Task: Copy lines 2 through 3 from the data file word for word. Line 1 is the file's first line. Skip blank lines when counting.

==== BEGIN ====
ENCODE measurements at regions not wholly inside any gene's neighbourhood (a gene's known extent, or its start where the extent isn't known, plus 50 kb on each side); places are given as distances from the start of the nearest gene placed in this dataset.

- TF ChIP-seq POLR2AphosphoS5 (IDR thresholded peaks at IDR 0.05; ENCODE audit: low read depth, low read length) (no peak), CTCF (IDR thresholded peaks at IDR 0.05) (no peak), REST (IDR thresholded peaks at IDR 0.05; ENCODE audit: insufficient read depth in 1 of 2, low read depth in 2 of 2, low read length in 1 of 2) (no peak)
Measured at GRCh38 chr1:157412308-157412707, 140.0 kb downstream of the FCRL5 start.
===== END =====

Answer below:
- TF ChIP-seq POLR2AphosphoS5 (IDR thresholded peaks at IDR 0.05; ENCODE audit: low read depth, low read length) (no peak), CTCF (IDR thresholded peaks at IDR 0.05) (no peak), REST (IDR thresholded peaks at IDR 0.05; ENCODE audit: insufficient read depth in 1 of 2, low read depth in 2 of 2, low read length in 1 of 2) (no peak)
Measured at GRCh38 chr1:157412308-157412707, 140.0 kb downstream of the FCRL5 start.